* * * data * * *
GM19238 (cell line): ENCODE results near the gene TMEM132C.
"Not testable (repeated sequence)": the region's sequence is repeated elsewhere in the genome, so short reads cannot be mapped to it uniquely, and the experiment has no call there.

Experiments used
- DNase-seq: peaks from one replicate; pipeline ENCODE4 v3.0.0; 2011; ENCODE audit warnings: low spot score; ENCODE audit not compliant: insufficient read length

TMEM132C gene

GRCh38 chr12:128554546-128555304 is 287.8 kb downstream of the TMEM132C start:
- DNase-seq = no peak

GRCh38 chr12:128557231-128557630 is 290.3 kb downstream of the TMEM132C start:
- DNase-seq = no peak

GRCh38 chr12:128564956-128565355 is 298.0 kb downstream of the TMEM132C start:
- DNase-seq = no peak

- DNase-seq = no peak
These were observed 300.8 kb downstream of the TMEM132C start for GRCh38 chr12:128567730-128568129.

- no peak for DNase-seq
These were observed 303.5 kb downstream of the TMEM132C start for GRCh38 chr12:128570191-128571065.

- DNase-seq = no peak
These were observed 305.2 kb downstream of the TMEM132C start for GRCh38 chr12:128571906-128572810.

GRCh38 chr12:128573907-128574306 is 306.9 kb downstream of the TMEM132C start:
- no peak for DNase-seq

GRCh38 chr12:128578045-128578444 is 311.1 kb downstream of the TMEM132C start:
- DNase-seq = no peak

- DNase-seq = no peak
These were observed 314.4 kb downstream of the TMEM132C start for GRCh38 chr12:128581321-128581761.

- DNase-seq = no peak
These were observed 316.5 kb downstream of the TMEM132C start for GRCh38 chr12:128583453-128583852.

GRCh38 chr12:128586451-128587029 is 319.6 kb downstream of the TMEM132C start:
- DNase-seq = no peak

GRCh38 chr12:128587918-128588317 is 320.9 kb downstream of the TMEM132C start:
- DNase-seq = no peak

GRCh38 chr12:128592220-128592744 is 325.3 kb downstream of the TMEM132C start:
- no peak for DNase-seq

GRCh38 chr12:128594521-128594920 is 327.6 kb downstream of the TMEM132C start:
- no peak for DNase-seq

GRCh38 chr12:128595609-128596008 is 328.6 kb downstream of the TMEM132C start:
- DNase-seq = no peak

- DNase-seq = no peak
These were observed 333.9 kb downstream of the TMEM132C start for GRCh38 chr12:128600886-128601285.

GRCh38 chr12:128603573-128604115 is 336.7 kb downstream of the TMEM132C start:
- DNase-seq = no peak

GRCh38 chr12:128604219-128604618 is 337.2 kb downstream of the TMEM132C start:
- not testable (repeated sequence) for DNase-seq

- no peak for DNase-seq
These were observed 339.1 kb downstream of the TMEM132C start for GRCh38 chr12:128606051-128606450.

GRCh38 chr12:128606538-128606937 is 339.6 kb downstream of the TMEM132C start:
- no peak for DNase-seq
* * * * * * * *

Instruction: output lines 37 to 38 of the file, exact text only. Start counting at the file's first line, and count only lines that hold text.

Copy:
These were observed 333.9 kb downstream of the TMEM132C start for GRCh38 chr12:128600886-128601285.

GRCh38 chr12:128603573-128604115 is 336.7 kb downstream of the TMEM132C start: